I was bored today, so I decided to go visit the Minneapolis Ballot Warehouse, where all ballots in the city are (slowly) being recounted. My goal was twofold – one, get as many photographs as possible so I could do a blog post for the Metblog. And two, to get a photograph of a challenged ballot for Wikipedia. Recently, I’ve been contributing to the bulk of the Wikipedia article on the Senate race, and the article would be infinitely sweetened by a few Creative Commons-licensed photographs. By the way, all of these photographs are Creative Commons-licensed, so feel free to steal them and post them as you will – just credit me for them.

Anyways, my trip was only a moderate success. I’ve gotten photographs, but none of them are very interesting. After asking her a few times, the Director of Elections for Minneapolis had refused to allow me access to the contested ballots “as an administrative decision,” meaning she didn’t damn well feel like it. So the only photos of contested ballots I could get were from afar, and even then, the election judges were covering up the parts of the ballot that had the Senate votes so as to foil me.

Your eyes do not deceive you, that is the ballot warehouse for Minneapolis, a monster of a building containing 10 teams of two election judges, one Franken representative, and one Coleman representative each. Not to mention the bulk of the warehouse being dedicated to housing a city’s worth of ballots, ballot transportation units, and ballot counting machines. On top of that, there are election officials, lawyers, observers, and media wandering around in the taped off zones in the center. Busy.

The recount was a fairly smooth endeavor, with election judges gliding through ballots that had been sorted by the machines, and verifying that they were indeed Franken or Coleman votes. Representatives from each campaign were watching intently – if a ballot looked questionable to them, they put it aside, and when the precinct was done, it would be brought over to the challenge table, where volunteers, lawyers, and election judges would duke it out.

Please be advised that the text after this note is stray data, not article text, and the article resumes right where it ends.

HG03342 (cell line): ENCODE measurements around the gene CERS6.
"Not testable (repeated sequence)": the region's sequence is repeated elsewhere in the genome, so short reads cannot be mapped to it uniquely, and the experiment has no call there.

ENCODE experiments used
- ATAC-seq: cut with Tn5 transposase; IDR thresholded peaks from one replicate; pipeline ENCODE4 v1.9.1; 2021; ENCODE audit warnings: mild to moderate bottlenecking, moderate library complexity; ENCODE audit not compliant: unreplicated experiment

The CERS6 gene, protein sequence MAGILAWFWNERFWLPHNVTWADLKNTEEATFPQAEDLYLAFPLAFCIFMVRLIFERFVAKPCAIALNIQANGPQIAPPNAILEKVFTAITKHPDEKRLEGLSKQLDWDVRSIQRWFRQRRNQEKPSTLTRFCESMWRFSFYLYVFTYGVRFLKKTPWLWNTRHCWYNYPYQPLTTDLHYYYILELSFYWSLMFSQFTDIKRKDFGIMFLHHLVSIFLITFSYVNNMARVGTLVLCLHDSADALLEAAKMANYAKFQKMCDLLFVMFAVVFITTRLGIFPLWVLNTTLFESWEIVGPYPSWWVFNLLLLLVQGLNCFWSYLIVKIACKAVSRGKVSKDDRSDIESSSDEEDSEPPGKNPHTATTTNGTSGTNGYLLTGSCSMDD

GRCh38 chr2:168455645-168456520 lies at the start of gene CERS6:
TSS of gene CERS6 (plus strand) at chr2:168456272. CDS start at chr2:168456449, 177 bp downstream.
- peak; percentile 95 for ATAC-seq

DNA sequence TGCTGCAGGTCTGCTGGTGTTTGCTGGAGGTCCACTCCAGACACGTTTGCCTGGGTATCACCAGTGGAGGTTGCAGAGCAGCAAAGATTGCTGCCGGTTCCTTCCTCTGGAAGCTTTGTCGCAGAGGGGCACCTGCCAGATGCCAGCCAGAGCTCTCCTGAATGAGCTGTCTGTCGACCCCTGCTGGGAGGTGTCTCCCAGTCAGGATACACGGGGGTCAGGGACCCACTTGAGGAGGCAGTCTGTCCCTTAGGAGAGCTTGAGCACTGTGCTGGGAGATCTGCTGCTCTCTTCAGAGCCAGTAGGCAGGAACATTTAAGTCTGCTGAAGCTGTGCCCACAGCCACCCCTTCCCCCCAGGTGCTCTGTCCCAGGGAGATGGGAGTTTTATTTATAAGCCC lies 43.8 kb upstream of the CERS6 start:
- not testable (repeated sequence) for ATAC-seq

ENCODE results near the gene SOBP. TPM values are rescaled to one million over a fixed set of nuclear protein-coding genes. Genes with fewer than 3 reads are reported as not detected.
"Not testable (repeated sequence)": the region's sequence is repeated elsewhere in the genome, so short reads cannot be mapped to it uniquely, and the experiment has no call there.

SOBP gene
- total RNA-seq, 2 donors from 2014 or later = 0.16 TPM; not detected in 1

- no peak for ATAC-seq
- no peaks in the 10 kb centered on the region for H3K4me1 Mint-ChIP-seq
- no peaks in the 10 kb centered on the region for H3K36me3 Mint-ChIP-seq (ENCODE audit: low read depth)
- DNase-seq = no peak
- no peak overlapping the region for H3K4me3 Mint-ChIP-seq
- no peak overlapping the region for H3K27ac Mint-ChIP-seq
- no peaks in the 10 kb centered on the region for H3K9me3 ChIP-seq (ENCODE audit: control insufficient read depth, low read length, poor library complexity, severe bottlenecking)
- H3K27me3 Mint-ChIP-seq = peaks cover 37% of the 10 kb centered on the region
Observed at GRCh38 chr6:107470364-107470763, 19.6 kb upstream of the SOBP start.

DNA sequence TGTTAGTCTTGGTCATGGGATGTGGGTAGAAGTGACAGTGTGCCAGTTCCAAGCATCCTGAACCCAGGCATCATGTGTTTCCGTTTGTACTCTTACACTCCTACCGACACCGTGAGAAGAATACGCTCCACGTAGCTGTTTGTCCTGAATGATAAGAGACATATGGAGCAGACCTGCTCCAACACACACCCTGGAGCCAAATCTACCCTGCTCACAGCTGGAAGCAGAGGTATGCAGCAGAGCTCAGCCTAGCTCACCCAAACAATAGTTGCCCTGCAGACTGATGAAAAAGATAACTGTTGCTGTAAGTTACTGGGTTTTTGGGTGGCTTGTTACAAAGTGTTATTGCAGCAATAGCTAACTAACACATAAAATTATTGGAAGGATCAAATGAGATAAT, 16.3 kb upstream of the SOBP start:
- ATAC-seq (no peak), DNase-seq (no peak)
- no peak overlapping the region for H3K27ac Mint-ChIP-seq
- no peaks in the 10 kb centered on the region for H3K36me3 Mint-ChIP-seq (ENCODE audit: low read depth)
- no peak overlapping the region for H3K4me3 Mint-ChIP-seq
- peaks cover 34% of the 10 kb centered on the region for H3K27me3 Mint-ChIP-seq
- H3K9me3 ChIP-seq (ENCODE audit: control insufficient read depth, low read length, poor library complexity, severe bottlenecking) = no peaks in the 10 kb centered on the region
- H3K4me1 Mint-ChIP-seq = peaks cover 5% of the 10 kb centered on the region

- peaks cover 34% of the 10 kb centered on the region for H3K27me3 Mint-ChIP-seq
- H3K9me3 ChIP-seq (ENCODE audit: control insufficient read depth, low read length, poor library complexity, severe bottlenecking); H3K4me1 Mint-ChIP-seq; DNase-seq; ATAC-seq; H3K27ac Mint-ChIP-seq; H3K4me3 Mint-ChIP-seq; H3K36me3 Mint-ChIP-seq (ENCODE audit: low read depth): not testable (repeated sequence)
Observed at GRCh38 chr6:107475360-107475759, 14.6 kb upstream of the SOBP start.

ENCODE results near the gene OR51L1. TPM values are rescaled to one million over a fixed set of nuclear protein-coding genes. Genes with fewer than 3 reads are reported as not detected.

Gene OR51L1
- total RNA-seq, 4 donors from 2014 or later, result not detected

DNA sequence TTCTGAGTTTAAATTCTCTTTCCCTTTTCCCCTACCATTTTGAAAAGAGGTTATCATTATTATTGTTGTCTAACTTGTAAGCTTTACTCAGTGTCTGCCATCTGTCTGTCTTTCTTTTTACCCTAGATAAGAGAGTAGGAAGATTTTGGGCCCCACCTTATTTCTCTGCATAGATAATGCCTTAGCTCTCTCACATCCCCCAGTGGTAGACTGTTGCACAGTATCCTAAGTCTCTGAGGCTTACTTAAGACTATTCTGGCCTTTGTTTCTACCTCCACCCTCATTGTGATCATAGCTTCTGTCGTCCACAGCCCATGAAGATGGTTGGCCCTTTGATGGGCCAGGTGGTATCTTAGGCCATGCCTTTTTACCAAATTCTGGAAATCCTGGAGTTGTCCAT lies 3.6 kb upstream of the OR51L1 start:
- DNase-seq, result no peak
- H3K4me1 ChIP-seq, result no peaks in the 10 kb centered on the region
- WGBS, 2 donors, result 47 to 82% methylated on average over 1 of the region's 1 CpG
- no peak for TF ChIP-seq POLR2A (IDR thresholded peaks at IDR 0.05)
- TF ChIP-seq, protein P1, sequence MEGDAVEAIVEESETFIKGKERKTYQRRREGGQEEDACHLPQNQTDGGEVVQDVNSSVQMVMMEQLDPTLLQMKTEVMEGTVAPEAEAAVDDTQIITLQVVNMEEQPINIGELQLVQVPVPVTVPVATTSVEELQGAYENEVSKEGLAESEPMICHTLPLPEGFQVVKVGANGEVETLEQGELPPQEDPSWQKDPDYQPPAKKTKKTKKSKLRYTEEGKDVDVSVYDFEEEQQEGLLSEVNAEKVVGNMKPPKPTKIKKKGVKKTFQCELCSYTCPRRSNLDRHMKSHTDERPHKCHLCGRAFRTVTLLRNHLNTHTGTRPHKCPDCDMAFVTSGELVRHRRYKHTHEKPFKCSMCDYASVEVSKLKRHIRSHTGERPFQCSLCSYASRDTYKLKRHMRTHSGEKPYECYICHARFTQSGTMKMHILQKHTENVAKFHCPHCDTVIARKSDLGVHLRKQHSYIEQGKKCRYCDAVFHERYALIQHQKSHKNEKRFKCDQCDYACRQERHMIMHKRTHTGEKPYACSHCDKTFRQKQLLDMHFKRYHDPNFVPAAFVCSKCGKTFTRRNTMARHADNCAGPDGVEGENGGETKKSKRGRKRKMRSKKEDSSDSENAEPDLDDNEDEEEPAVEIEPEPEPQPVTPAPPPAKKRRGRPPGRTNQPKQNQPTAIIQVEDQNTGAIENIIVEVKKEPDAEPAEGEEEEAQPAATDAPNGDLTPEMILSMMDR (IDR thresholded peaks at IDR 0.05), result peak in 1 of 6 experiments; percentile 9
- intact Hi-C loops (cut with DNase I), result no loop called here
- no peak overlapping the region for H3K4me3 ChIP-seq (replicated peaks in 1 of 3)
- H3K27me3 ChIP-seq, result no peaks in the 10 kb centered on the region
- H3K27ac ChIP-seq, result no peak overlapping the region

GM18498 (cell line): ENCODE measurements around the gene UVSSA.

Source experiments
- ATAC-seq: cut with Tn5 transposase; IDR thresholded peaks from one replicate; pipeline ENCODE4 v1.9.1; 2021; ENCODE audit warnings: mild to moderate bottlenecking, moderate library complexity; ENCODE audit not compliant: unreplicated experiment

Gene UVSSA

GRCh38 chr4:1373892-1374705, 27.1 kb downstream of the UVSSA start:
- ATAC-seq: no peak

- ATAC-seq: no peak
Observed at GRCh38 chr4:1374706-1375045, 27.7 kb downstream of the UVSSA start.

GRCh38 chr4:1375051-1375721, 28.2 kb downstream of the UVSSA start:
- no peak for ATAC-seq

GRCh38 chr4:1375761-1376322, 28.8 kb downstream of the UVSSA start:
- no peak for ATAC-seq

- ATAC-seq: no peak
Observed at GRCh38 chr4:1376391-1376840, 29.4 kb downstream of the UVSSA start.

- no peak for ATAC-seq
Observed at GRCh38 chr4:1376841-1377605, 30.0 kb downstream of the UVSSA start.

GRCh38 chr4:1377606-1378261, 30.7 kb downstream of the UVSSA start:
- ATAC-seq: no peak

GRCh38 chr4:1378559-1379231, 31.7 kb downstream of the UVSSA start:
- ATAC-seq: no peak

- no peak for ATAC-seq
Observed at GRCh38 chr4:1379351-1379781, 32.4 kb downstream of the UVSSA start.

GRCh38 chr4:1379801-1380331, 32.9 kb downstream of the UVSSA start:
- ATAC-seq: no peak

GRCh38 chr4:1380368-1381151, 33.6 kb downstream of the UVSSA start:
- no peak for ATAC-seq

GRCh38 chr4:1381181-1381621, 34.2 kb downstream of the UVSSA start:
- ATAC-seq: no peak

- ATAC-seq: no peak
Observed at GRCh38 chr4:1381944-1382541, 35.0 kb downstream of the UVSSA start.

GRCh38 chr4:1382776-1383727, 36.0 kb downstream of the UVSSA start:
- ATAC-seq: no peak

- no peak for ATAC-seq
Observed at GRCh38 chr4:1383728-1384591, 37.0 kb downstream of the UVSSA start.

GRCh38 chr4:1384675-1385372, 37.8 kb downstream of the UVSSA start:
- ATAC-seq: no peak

The challenge table was made off limits to me and the only other media there today, KARE11 News. This table was usually crowded with volunteers who didn’t belong there, but were just interested to see how the challenges were going down. This was a quiet point where there were only the appropriate people there.

A challenged ballot. As I mentioned, judges were covering up the votes for Senate on contested ballots, but it’s easy to see how this voter may have screwed up. Come on, people, learn to read the instructions. To be fair, though, only 0.06% of all ballots are like this, so there isn’t an alarming number of stupid people in our state. Just enough to throw an election.

This is a bogus ballot being challenged by Franken. If you can see here, the mark for Coleman has been smudged. I’m not sure what the Franken representative might be thinking this could be – perhaps they were trying to smear the ink into Franken’s bubble? Probably not. This is an example of a ballot that will get denied its challenge by the Elections Director, who will be, as you will hear on KARE11 tonight, stopping all frivilous challenges from going up to the State Canvassing Board.

For more photos from the recount, feel free to visit my Flickr album.